A meta-analysis of preclinical gene therapy trials in spinal muscular atrophy (SMA) mouse models revealed that treated mice had a 3.23-fold increase in survival duration compared to controls.
The results of the study, published in Gene Therapy, showed that this increased survival was observed for both nusinersen (Spinraza®) and onasemnogene abeparvovec-xioi (Zolgensma®) in preclinical trials (median survival ratio [MSR], 3.18 and 3.33, respectively).
Stratification of the meta-analysis revealed that the type of therapy, mouse model used, time of administration, and method of administration had impacts on the perceived treatment effect.
“This systematic review and meta-analysis of pre-clinical research has confirmed that genetic therapies can significantly prolong survival, but also that experimental design has a fundamental influence on perceived study outcome,” the authors said.
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While therapies that focus on the augmentation of survival motor neuron (SMN) protein such as nusinersen and onasemnogene abeparvovec-xioi showed robust increases in survival (MSR, 3.65), treatments that target other proteins—including Uba1, Plastin3, phosphatase and tensin homolog (PTEN), insulin-like growth factor 1 (IGF1), cardiotrophin 1 (CT1), stathmin, stasimon, myostatin, and synaptotagmin13—showed much more modest results (MSR, 1.30).
The article also found large differences in survival depending on the mouse model used. The most commonly used model, SMNΔ7, resulted in untreated survival times of around 15 to 22 days compared to the more severe Taiwanese model that only survived 15 days on average. These models affected the survival ratios, yielding MSRs of 2.92 (95% CI, 2.45–3.49) for SMNΔ7 compared to 5.49 (95% CI, 3.83–7.87) in the Taiwanese model. Mouse models that were used less frequently only showed a modest increase in survival (MSR, 1.65; 95% CI, 1.28–2.12).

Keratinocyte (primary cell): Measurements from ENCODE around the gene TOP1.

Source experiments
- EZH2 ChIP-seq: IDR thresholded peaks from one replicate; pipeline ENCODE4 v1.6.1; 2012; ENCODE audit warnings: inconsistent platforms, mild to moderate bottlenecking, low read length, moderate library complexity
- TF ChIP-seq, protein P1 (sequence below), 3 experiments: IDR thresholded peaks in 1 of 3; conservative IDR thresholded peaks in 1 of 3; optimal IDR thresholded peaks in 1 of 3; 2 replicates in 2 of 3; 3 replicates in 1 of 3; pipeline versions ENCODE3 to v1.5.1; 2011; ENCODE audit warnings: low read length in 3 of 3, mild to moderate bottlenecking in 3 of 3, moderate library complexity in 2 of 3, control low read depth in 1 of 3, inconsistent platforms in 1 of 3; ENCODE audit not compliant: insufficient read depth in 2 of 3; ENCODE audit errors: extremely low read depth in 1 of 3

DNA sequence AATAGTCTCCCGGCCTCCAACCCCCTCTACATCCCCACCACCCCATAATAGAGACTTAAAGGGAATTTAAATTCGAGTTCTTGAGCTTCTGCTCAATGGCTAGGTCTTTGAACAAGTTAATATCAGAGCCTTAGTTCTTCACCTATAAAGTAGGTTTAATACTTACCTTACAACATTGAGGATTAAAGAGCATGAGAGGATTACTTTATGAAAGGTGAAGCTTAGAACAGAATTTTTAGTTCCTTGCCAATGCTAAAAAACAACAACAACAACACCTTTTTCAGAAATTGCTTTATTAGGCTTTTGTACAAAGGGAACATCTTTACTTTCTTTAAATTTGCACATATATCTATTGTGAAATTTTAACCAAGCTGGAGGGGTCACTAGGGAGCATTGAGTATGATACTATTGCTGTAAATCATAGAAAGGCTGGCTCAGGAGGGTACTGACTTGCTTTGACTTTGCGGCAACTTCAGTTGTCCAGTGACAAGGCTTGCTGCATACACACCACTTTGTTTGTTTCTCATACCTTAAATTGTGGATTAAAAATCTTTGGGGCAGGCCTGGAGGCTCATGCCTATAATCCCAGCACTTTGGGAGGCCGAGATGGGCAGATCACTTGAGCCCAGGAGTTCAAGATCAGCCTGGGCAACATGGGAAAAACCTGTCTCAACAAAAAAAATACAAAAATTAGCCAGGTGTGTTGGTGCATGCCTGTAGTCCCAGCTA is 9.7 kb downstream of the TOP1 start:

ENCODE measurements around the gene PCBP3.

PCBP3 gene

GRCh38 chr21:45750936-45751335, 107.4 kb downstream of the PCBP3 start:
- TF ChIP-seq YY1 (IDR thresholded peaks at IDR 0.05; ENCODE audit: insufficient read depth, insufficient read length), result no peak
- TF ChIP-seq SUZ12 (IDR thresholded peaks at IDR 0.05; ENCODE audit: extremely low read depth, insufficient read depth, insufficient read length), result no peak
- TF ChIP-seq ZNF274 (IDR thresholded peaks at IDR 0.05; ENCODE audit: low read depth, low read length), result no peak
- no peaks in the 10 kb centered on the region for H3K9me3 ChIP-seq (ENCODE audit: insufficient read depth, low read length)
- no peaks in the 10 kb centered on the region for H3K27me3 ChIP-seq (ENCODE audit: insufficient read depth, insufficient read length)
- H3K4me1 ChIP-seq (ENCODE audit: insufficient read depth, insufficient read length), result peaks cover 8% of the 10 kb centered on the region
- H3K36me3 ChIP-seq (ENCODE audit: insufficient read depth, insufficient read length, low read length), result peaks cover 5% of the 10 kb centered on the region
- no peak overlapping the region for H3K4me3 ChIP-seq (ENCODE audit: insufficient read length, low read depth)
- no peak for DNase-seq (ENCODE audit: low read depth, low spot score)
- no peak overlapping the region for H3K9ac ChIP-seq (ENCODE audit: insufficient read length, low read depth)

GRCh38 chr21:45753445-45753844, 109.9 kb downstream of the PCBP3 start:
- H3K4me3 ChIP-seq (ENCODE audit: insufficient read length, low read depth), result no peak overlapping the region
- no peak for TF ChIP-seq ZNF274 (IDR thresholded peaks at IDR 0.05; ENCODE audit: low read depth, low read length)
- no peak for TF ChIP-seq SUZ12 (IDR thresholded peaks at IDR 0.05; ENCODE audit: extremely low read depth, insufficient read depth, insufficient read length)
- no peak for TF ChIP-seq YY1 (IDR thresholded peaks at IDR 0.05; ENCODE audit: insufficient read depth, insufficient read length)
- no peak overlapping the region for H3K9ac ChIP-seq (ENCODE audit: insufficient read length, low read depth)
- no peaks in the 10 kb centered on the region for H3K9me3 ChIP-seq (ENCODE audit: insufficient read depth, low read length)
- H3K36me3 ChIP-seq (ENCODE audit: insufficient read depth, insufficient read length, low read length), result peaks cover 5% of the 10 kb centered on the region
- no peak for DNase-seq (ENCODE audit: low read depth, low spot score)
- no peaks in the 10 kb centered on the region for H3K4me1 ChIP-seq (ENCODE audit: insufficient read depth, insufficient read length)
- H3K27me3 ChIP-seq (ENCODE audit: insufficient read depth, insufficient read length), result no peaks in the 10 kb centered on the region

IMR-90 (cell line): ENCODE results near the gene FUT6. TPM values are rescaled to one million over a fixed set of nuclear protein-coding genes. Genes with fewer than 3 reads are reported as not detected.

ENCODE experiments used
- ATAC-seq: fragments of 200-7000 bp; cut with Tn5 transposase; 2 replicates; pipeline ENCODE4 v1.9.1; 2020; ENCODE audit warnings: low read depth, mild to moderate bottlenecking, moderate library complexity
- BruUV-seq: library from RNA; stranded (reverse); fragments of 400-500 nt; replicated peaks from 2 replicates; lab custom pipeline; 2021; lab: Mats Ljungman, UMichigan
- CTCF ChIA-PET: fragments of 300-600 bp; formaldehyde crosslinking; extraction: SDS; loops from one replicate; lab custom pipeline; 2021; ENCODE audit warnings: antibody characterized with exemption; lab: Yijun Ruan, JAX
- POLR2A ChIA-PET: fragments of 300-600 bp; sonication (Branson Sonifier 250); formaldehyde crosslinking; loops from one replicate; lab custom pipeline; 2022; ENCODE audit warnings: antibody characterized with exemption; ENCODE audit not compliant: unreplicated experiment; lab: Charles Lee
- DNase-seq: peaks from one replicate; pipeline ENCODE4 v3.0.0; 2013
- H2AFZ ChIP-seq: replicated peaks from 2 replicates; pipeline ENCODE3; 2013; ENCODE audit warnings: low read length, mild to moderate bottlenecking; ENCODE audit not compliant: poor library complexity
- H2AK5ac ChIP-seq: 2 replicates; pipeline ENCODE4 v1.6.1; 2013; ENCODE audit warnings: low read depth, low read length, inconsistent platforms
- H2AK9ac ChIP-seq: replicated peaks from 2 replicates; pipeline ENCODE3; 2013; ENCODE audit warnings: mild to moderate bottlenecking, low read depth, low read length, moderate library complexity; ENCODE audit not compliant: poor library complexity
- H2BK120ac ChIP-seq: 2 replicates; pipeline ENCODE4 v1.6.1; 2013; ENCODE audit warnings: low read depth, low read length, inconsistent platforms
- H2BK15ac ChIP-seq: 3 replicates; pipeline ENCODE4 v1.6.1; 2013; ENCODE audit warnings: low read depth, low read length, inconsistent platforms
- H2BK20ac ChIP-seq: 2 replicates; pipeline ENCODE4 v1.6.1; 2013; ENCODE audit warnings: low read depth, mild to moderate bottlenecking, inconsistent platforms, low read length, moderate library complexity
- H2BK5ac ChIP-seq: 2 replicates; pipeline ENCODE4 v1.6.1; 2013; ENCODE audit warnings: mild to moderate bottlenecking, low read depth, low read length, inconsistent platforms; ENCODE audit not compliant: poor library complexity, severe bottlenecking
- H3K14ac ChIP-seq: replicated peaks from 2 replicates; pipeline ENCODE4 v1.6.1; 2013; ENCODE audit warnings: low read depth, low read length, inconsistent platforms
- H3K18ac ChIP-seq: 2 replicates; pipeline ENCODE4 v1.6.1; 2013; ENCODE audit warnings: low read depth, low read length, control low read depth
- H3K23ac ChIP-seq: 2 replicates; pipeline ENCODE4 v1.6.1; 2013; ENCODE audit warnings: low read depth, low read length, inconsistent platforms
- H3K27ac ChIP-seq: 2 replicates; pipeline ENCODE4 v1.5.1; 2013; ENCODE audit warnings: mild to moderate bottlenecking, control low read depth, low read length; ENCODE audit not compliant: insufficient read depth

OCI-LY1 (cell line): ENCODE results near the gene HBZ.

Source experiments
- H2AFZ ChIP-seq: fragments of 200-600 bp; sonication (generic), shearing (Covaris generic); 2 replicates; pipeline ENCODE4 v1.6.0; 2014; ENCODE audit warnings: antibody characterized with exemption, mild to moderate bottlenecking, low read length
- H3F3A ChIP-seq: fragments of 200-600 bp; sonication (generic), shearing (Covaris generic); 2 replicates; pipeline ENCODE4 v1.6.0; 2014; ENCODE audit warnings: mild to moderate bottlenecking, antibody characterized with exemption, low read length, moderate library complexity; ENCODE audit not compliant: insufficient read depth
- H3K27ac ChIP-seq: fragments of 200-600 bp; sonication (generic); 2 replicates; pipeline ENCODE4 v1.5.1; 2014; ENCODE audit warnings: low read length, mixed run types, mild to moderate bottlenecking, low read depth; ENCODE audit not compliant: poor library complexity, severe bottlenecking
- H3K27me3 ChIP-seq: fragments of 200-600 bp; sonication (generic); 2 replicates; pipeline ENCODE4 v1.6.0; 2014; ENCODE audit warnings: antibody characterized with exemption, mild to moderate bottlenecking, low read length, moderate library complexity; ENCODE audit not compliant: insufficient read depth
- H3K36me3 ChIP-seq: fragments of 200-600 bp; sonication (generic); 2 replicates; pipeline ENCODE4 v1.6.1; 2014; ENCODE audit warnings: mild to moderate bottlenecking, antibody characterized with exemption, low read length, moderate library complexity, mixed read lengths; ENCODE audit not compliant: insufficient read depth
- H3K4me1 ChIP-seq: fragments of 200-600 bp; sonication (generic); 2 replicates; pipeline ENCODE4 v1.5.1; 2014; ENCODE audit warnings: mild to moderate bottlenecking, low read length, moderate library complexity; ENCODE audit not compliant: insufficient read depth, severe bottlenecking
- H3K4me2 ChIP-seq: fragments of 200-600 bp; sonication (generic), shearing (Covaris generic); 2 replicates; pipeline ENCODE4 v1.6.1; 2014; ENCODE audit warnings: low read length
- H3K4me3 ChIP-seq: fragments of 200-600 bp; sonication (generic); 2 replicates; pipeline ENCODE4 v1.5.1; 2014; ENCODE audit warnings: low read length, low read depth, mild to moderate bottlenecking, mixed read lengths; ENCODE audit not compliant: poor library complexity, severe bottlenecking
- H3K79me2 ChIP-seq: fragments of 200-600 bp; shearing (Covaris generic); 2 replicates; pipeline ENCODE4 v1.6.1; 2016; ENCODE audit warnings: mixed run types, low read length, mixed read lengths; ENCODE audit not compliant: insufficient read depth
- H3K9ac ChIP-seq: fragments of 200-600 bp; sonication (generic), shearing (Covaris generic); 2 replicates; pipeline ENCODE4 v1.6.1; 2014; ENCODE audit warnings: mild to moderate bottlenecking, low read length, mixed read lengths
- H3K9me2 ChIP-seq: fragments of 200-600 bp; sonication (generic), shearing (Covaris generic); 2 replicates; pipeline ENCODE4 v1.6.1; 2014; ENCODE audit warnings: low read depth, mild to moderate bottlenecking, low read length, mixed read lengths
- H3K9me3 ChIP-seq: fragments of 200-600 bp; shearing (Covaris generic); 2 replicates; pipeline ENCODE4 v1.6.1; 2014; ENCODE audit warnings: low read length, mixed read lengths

The earlier intervention was also found to be more effective than later administration, with animals treated between birth and 5 days of age having a roughly 3-fold increase in survival compared to those treated at 6 days of age or later (MSR, 1.37). Repeated administrations also resulted in increased survival time (MSR, 4.08).
The route of treatment administration also appeared to affect survival rates, with the intracranial or intrathecal (MSR, 2.70), intravascular (MSR, 2.79), and intraperitoneal (MSR, 2.71) routes all yielding similar results. Subcutaneous delivery yielded the highest impact on survival (MSR, 5.75), while local intramuscular administration yielded the least (MSR, 2.05). Additionally, combinations of multiple routes, usually intracranial with another route, yielded robust increases in survival (MSR, 5.32).
The study authors hoped to correlate preclinical results with clinical trial results, but meta-analysis could not be applied due to a lack of consistent outcomes reported between trials. In addition, only a third of the clinical trials included control groups for comparison.
Fifty-one preclinical publications were included in the meta-analysis, yielding 155 individual comparisons, which corresponded to 2573 animals. For clinical trial publications, 5 were analyzed that assessed the use of nusinersen and 1 assessed the use of onasemnogene abeparvovec-xioi.
Chilcott EM, Muiruri EW, Hirst TC, Yáñez-Muñoz RJ. Systematic review and meta-analysis determining the benefits of in vivo genetic therapy in spinal muscular atrophy rodent models. Gene Ther. Published online October 6, 2021. doi:10.1038/s41434-021-00292-4